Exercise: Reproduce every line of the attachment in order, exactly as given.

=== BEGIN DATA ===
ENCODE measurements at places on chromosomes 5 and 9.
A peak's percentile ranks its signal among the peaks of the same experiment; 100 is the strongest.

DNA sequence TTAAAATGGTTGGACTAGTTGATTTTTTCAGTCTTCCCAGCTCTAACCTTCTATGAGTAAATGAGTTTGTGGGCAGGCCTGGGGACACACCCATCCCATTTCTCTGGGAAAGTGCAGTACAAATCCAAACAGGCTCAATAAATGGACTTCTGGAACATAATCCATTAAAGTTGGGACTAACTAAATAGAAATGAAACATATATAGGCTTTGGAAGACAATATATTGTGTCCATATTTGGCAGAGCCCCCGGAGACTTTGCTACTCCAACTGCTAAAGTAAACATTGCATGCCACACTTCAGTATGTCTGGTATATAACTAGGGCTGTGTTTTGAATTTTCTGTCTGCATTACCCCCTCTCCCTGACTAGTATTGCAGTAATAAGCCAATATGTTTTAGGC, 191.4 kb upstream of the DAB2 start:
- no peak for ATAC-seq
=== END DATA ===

ENCODE measurements at places on chromosomes 5 and 9.
A peak's percentile ranks its signal among the peaks of the same experiment; 100 is the strongest.

DNA sequence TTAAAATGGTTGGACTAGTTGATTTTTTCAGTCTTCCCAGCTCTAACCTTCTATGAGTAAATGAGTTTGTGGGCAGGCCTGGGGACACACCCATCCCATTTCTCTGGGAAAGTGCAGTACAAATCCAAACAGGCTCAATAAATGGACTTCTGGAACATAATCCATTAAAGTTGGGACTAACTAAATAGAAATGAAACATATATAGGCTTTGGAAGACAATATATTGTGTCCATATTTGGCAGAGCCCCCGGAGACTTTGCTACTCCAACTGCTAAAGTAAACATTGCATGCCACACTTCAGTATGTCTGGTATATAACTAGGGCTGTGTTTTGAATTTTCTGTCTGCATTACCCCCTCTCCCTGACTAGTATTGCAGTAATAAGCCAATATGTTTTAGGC, 191.4 kb upstream of the DAB2 start:
- no peak for ATAC-seq